Farm Progress is part of the Informa Markets Division of Informa PLC

This site is operated by a business or businesses owned by Informa PLC and all copyright resides with them. Informa PLC's registered office is 5 Howick Place, London SW1P 1WG. Registered in England and Wales. Number 8860726.

Finance First: Are projected breakevens important?

gpointstudio/ThinkstockPhotos High angle view on modern farmers with digital tablet
To estimate expected bushel yield, use an Olympic average — an average of the past five years, with the high and low taken out.

Our bank and a lot of people I read are always talking about the importance of projected breakevens. I don’t know how many bushels I’m going to raise, so I usually don’t put much stock in breakevens. What’s your opinion? — R.R., Iowa

My opinion is that you’re exactly right. On the farm, we don’t know what our breakeven per bushel will be until we know how many bushels we have. When compared with other manufacturing businesses, farming is unique in this regard.

For example, if I’m running a factory, I may know that I’m going to produce 1,000 units in a given year or quarter. Then, I can spread my costs over those 1,000 units and know what my breakevens are — before I even make the first unit.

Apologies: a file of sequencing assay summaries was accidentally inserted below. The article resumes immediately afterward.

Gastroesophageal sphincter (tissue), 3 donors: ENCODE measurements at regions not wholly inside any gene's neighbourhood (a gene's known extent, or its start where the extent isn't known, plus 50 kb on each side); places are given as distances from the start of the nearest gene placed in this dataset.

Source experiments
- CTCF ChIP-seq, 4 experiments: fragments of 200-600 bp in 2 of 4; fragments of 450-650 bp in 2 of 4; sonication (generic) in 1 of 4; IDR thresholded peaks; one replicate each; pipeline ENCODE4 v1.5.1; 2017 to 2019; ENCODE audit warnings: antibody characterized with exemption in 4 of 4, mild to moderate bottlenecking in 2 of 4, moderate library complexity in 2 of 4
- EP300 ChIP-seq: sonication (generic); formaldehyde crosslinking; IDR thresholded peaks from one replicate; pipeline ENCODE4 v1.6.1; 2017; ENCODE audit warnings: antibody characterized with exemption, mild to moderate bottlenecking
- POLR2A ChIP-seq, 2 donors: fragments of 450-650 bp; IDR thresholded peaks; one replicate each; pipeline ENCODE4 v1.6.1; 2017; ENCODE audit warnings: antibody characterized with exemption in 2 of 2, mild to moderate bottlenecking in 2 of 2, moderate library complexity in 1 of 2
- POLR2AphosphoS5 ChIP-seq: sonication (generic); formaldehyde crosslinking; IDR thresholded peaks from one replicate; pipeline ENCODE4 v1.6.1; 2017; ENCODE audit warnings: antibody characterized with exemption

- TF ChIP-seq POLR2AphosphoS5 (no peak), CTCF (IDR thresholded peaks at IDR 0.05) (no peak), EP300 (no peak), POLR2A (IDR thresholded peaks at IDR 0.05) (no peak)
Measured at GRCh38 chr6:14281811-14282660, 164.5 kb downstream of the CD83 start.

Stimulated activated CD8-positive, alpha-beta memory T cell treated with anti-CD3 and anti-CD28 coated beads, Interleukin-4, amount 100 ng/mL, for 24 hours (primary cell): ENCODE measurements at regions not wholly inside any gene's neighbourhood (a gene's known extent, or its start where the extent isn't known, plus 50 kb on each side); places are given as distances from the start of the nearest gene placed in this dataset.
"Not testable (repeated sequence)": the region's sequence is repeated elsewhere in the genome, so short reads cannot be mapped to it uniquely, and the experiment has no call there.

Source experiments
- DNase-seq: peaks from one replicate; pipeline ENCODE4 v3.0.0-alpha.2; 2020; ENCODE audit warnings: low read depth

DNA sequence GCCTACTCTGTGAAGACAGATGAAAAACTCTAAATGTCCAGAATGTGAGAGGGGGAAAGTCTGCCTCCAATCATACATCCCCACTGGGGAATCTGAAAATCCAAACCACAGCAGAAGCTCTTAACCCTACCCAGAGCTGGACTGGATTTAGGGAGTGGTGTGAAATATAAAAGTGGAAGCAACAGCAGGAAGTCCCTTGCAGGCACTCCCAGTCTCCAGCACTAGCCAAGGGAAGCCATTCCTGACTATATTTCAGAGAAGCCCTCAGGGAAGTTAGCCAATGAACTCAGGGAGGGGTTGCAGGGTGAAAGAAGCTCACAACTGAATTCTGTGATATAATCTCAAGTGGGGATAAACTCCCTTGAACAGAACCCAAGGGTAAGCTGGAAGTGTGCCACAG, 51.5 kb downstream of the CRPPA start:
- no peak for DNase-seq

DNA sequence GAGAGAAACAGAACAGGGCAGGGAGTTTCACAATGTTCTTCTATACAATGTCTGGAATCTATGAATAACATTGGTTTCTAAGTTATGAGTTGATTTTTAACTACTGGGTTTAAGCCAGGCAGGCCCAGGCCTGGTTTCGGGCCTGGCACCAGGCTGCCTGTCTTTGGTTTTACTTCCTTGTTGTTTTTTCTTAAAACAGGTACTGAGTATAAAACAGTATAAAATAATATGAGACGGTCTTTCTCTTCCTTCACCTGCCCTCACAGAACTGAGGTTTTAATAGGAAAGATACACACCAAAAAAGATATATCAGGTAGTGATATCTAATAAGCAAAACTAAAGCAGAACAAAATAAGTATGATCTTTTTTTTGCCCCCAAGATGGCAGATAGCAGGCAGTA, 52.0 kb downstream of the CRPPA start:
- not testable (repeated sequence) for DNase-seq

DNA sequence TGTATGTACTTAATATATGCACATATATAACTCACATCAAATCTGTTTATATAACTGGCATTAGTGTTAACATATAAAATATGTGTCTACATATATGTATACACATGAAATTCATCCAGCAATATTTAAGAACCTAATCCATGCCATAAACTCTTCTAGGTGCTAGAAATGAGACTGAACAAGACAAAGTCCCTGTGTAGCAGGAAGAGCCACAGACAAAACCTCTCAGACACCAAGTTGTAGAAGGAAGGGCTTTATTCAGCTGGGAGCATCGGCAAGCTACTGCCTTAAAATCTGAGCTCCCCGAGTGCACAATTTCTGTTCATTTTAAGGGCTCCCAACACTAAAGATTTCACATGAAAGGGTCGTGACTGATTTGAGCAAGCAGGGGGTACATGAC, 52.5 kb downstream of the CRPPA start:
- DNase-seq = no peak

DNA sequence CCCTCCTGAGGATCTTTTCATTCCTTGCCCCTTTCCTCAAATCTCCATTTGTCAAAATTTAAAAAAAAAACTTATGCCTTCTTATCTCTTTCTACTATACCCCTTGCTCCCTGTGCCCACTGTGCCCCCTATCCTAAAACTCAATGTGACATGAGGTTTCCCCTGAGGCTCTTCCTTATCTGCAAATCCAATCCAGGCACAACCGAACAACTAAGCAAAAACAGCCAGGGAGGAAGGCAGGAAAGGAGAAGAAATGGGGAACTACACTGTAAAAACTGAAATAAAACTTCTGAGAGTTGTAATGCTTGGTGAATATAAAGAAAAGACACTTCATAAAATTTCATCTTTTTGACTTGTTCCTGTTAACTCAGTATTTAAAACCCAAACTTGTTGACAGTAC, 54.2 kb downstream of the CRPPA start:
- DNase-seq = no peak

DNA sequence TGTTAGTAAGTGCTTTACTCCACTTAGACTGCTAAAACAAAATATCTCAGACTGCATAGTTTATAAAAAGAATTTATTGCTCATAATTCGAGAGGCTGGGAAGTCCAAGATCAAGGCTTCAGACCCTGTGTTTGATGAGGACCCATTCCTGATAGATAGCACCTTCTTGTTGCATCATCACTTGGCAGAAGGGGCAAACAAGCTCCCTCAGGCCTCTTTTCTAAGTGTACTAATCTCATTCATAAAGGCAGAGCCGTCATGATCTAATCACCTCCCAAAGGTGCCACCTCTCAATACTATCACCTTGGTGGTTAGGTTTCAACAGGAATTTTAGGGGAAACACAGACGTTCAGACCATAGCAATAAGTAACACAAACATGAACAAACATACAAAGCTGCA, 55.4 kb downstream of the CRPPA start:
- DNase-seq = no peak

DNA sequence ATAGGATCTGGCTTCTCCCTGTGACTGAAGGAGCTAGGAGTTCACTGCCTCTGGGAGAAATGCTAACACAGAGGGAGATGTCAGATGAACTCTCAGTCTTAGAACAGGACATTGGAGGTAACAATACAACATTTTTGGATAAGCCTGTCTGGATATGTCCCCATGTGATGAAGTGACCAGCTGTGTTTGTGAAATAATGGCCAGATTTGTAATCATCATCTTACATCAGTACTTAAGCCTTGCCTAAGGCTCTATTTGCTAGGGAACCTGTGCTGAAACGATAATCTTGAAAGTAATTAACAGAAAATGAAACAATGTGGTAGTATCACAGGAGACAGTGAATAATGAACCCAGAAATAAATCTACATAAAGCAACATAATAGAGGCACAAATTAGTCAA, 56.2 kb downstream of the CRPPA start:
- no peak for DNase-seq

In farming, we don’t have that luxury. The level of uncertainty farm leaders face could lead us to believe: Why even bother with trying to project breakevens?

Our advisers take a different approach when working with our farmer-clients. To create a starting point to estimate bushels, we use an Olympic average — an average of the past five years, with the high and low taken out.

Then, the clients and advisers compare the farmer’s previous years, starting with the bushel estimate. They compare potential expenses and revenues for the projected year with previous years. As the crop year progresses, they dial in expected revenues and production based on weather and crop potential.

The focus narrows toward what type of yield the farmer might expect that year, while acknowledging no one can predict yield perfectly. Knowing the range the operation is likely to fall into, historically speaking, allows the farmer to look at scenarios: From this point, what does 5% lower production look like? What does 5% higher look like?

This approach offers guide rails to operate within. The main alternative? Simply hoping that we grow a great crop and everything works out.

The goal here isn’t trying to predict yield or breakevens perfectly; it’s to get a better understanding of the farm business, so the leader can make good decisions throughout the year.

Frye is president and CEO of Water Street Solutions. Read his blog, Finance First, online and in the pages of Farm Futures. [email protected]

TAGS: Management
Hide comments


  • Allowed HTML tags: <em> <strong> <blockquote> <br> <p>

Plain text

  • No HTML tags allowed.
  • Web page addresses and e-mail addresses turn into links automatically.
  • Lines and paragraphs break automatically.